Family firms often evolve into ownership constellations with multiple family owners. Building on agency theory, we argue that the growing complexity within a group of family blockholders gives rise to what we label family blockholder conflicts, defined as conflicts within a group of family owners. To curb family blockholder conflicts, families often separate the family from its assets and install intermediary governance structures. We explore four frequently applied structures (uncoordinated family, embedded family office, single family office, and family trust), which vary in their degree of separation between family owners and assets and consequently the extent to which the firm might incur family blockholder costs and the double-agency costs associated with appointing agents to oversee agents. We conclude with a discussion of the distributive effects of the four family governance constellations for family wealth over time.
Much of the extant family firm literature treats family firm owners as a unitary group of owners with shared interests that differ from those of nonfamily owners (e.g., Carney, 2005; Morck & Yeung, 2003). This broad-brushed view of family firms, however, neglects the variety within the group of family firm owners. Such heterogeneity in part arises from the natural drift of families across generations and the resulting increase in the complexity of family ownership over time (Gersick, Davis, McCollom Hampton, & Lansberg, 1997). In contrast to founder-controlled firms, many later-generation family firms are controlled by multiple family owners, and long-lived family firms, such as the German Haniel group, founded in 1756, are sometimes controlled by several hundred family owners.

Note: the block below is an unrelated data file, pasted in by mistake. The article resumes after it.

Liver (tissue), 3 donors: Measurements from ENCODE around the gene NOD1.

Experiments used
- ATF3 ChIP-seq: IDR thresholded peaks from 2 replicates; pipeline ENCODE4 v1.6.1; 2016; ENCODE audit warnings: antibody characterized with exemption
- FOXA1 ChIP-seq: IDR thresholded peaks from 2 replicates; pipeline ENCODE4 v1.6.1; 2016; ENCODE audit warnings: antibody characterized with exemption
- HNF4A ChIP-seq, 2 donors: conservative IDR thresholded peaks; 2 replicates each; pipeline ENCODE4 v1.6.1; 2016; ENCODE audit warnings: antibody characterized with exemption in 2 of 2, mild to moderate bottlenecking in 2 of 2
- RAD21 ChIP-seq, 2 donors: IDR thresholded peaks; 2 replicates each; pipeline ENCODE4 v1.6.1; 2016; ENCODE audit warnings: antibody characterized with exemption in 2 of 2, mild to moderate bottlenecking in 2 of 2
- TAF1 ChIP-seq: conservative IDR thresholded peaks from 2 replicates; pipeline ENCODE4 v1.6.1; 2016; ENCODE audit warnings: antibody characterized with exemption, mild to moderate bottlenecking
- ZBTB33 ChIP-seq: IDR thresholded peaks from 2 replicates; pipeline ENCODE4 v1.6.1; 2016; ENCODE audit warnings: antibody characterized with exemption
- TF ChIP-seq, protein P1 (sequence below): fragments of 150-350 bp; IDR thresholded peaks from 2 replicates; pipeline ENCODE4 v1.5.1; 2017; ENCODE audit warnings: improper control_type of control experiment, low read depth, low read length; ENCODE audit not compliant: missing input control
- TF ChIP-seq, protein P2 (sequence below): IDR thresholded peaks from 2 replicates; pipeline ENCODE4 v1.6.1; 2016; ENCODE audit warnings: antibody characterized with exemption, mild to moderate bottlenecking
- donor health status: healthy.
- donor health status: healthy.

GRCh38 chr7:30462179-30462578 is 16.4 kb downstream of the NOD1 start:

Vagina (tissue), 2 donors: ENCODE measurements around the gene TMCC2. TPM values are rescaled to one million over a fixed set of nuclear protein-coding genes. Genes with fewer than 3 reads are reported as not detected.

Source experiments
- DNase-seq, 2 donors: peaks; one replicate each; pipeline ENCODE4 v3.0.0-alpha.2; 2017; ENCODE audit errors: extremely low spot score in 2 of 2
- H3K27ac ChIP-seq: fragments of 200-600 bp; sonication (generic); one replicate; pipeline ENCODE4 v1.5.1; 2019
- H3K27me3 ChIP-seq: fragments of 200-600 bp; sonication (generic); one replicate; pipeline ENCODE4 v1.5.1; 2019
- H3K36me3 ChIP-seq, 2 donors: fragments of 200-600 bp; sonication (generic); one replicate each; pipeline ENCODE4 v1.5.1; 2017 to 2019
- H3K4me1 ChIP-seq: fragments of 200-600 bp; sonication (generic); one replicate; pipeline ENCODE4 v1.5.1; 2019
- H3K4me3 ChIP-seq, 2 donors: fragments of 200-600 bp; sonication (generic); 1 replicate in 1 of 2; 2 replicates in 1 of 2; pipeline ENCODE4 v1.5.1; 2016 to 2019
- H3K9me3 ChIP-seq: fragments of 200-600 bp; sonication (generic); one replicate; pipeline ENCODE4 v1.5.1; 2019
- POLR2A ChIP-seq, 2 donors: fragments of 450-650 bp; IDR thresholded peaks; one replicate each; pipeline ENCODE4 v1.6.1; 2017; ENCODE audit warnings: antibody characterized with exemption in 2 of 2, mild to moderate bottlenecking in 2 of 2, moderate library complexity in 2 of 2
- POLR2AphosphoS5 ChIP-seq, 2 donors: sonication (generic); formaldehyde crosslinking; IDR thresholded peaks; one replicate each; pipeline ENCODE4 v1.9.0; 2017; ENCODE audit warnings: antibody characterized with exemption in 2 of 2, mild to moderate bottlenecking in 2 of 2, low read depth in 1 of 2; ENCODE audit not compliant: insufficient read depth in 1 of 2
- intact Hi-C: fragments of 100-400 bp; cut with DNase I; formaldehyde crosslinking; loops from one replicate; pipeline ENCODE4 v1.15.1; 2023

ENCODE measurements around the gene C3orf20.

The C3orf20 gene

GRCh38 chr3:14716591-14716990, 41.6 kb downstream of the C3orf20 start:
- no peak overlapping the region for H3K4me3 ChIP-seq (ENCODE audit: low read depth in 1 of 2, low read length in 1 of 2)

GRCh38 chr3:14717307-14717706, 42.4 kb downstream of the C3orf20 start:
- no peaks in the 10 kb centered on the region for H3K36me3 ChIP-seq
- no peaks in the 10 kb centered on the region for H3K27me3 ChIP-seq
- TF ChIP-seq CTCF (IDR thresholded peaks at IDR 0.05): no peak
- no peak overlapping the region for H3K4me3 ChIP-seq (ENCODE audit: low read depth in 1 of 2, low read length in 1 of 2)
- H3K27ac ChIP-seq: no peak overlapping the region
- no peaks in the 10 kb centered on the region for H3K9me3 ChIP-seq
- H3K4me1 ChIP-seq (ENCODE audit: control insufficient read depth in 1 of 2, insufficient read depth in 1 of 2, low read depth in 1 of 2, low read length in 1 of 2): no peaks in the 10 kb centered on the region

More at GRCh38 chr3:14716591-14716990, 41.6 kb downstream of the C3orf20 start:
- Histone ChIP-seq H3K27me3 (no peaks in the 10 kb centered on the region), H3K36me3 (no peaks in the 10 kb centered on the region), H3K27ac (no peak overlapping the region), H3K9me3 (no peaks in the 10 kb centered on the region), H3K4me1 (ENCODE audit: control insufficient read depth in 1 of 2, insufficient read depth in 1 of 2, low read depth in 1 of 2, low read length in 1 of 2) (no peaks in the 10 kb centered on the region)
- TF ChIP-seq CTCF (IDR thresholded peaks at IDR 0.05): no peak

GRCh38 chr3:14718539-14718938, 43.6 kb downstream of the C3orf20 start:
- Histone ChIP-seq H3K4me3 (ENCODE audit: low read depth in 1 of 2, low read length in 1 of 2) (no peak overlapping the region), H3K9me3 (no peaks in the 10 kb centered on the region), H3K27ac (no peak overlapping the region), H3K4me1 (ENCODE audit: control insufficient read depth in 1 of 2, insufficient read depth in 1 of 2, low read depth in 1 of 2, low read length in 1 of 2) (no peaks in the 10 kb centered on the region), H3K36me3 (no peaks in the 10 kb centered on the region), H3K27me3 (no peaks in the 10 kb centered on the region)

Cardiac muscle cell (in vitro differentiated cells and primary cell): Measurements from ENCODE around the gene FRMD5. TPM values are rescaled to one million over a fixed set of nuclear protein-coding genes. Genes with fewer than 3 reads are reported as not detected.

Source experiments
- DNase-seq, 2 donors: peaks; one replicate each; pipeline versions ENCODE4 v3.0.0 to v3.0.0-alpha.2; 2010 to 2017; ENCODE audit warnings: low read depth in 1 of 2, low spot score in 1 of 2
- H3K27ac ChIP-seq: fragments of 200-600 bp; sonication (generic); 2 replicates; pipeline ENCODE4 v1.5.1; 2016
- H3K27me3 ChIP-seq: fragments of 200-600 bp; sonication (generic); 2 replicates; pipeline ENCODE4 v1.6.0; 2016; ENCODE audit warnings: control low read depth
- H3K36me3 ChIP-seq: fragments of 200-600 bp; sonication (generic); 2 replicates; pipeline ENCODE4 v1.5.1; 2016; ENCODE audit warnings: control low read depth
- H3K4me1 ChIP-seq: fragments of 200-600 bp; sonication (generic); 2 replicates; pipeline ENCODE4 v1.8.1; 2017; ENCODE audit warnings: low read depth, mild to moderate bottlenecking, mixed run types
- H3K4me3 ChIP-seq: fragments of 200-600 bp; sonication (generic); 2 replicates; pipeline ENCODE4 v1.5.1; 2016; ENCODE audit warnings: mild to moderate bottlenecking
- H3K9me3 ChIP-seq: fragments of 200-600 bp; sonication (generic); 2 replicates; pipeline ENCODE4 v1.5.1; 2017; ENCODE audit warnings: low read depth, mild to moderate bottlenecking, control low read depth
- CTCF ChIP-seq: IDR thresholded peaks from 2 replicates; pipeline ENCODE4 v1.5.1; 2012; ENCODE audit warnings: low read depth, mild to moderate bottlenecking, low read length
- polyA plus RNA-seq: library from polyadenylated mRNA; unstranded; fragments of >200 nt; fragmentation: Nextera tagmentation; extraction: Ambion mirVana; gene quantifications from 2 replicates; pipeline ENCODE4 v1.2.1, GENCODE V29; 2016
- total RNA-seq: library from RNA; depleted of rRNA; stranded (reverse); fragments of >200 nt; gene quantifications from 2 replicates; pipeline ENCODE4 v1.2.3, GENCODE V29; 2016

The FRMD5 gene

Multiple family owners likely differ in their financial and nonfinancial interests, leading to potential family feuds and conflict (Bertrand, Johnson, Samphantharak, & Schoar, 2008; Eddleston & Kellermanns, 2007). A closer look at the agency literature, which figures most prominently in explaining the governance of family firms (Anderson & Reeb, 2003; Chrisman, Chua, & Litz, 2003; Schulze, Lubatkin, Dino, & Buchholtz, 2001), reveals that authors largely assume away the existence of heterogeneous interests, goals, and preferences among individual family owners and implicitly converge on a central assumption about family ownership: the family acts as a united group of owners and thus as a monolithic blockholder. Family sociologists, therapists, and advisors, however,
provide striking accounts of the heterogeneous interests behind the facade of seemingly united families (Kets de Vries, 1993) and of the demand for family governance regulations to align these interests (Ward & Aronoff, 2010).
The complexity arising from heterogeneous interests among multiple family owners creates a need for coordination among family member interests and hence mitigation of what we label family blockholder conflicts. One way for families to address these conflicts is to separate family owners from their (business) assets via the establishment of intermediary structures, such as family offices or family trusts (Dunn, 1980; Marcus & Hall, 1992). But setting up such intermediary structures aimed at curbing family blockholder conflicts and related costs creates a double separation of ownership and control, which gives rise to double-agency costs (Carney, Gedajlovic, & Strike, 2014). Double-agency...